Passivated Emitter and Rear Cell (PERC) is not a new technology invented in recent years. As early as 1983, “Father of Solar Photovoltaics” Australian scientist Martin Green and his team put forward the idea of PERC and published related papers in 1989. Because this technology can greatly improve the efficiency of the battery, thereby reducing the manufacturing cost, it has been widely used in the new generation of solar cells in recent years. what is the difference between PERC cells and traditional P-type cells.
Figure 1 Standard Solar Cell P-Type
Most crystalline silicon solar cells are produced according to the architecture below.
From the front to the back:
– screen printed Ag-paste
– anti-reflection coating (ARC) (blue)
– Boron-doped P-type Silicon to N-type layer (n+ emitter) form the P-N junction
– aluminium Back Surface Field (Al-BSF)
– Screen-printed Al-paste
The silicon nitride on the front side is used both as a passivation layer and as an anti-reflective coating (ARC) for the cell. Since recombination speed in the Al-BSF layer is slow (generally above 200cm/s), only 60%-70% of the infrared light reaching the back layer can be reflected, resulting in more photoelectric loss and affecting the efficiency of the cell.
Figure 2 PERC Solar Cell
PERC cell designs are very similar except for the rear surface. In an Al-BSF cell, only the front surface is passivated using a thin layer of silicon nitride (SiN) which serves as both a passivation layer as well as the cell’s anti-reflective coating. Rear surface losses are dominant and drive the efficiency of the cell. In a PERC cell, both the front and the rear of the cell are passivated leading to an improvement in how efficiently the cell can convert light to electricity. There are three ways in which the passivation layer in a PERC solar cell increases overall efficiency:
- Reflection of light back through the cell: A back surface passivation layer reflects light, that passes through the silicon cell without being absorbed, back into the silicon, giving the solar cell a second absorption attempt. This reflection of light means that more incoming solar radiation will end up being absorbed by the silicon cell, and the cell becomes more efficient.
- Reduced electron recombination: The addition of a back-surface passivation layer reduces “electron recombination” in the solar cell. Electron recombination is the tendency of electrons to recombine, which causes a blockage in the free movement of electrons through the solar cell. This inhibition of free electron movement leads to less-than-optimal cell efficiencies. In a PERC solar cell, electron recombination is reduced in order to increase efficiency.
- Reduced heat absorption: A silicon wafer in a solar cell can only absorb light in wavelengths up to 1180 nm, and higher-wavelength light waves pass through the silicon and are absorbed by the solar panel’s metal back sheet, creating heat. When solar cells are heated, they operate at lower efficiencies. The back-surface passivation layer in PERC solar cells is specially designed to reflect light with a wavelength above 1180 nm, reducing the heat energy in the solar cell and consequently increasing efficiency.
Figure 3 Comparison between PERC module and Standard solar module
As can be seen from the above figure, in the case of low solar irradiance, such as cloudy or dusk, the efficiency of PERC cells is significantly higher than that of traditional cells. That is, under low light conditions, PERC batteries can still operate at an efficiency close to standard conditions and maintain good output.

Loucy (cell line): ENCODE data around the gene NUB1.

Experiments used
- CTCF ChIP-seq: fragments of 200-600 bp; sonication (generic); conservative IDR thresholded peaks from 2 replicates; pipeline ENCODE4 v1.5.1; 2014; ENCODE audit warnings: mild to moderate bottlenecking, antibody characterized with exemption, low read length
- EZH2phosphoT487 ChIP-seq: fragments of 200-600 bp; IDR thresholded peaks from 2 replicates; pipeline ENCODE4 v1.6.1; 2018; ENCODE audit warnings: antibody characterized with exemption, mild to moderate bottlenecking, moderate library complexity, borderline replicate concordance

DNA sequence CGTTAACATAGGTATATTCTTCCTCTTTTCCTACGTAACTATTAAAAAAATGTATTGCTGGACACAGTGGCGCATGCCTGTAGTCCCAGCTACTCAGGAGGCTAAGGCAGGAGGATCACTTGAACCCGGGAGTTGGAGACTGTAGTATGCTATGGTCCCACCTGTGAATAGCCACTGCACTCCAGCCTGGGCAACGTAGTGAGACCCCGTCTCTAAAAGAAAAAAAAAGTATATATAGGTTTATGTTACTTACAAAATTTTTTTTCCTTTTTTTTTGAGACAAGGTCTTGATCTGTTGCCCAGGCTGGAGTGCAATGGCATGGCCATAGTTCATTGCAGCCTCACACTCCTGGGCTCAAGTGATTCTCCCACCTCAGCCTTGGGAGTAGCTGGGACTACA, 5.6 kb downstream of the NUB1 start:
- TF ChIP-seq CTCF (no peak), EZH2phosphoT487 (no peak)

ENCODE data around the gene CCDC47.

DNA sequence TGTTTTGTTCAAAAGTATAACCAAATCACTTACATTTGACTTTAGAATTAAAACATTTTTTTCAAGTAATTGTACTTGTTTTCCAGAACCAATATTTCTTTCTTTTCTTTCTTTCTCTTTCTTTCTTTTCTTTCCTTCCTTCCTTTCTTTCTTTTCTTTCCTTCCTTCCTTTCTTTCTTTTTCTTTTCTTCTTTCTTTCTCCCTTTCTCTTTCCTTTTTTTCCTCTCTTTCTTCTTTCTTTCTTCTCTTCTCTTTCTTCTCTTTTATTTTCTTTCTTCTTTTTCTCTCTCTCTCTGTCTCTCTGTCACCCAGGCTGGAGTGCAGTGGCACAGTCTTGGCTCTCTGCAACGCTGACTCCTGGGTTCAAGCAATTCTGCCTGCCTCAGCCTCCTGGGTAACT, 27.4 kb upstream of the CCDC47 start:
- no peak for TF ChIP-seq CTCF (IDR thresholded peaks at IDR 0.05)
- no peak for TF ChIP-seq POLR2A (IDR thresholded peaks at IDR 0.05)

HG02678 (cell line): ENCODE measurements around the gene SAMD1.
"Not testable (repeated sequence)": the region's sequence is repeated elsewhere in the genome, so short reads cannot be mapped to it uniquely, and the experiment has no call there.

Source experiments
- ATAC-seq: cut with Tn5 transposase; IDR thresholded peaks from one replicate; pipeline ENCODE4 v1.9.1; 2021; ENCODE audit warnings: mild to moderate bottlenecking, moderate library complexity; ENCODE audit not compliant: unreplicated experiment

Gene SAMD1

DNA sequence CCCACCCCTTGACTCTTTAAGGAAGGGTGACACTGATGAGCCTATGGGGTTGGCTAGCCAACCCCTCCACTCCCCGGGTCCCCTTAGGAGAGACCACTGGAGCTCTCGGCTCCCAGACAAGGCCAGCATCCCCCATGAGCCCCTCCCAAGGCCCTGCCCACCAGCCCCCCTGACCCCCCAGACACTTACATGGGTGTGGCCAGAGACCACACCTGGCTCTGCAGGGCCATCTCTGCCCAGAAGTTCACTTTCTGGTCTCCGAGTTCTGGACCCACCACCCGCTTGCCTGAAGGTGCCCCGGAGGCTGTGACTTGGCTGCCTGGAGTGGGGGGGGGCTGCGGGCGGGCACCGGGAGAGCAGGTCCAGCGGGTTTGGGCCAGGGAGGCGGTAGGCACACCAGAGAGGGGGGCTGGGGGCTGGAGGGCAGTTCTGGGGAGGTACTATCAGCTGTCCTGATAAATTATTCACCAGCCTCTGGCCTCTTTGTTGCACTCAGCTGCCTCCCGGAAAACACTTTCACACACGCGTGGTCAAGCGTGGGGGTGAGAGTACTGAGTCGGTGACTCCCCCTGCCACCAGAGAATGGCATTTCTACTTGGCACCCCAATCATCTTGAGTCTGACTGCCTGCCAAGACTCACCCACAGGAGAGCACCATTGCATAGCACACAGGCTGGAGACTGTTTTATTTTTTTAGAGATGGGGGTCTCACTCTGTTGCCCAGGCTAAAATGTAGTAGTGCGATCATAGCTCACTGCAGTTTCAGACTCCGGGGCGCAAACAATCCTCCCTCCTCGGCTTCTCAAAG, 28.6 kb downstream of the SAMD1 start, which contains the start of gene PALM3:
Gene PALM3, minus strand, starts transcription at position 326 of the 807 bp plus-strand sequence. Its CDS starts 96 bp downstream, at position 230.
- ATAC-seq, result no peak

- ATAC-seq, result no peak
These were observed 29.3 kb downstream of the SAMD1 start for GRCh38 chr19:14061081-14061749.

Due to the relatively simple process of PERC technology, low cost, and high compatibility with existing battery production lines, large-scale expansion of PERC batteries has become an industry trend. Wang Yingge, general manager of LONGi, said: “P-type PERC battery efficiency has room for improvement in the next two to three years, and it is currently the most cost-effective technology for mass production.”
In this context, several leading photovoltaic companies in China have devoted themselves to the research and production of PERC cells. Taking Trina Solar for example, as early as December 2016, Trina set a world record for mono-crystalline PERC cells with a conversion efficiency of 22.61%. In March 2020, Trina made another success, using standard industrialized equipment to prepare PERC batteries with an efficiency of 23.39%.
Figure 4 Mono-Crystalline PERC solar cell efficiency records
According to the graph, LONGi and Jinko broke the records of PERC battery efficiency respectively. Currently, the highest efficiency record is 24.06% set by LONGi in 2019. Besides, photovoltaic companies such as JA Solar, Risen Energy, and Tongwei also have PERC cell modules for consumers to choose.
Although PERC technology is becoming more and more mature, grid connection with a reasonable price is still a challenge for now due to the solar cell efficiency and manufacture costs. On May 29, 2020, Ministry of Industry and Information Technology (China) published Standards for Photovoltaic Manufacturing Industry（2020 edition）, which required new monocrystalline silicon solar cells efficiency must be greater than 23%. But at present, the mass production of monocrystalline silicon solar cells can only achieve an efficiency between 22% to 22.4%. Therefore, how to cross the 23% threshold is a huge challenge for PERC solar cells, and many companies have therefore reconsidered their future product layouts, such as focusing on PERC+ cells with an efficiency of 23.5% or more or HJT technology, which is able to achieve above 24% efficiency.
Figure 5 Predicted Global PV cell Trend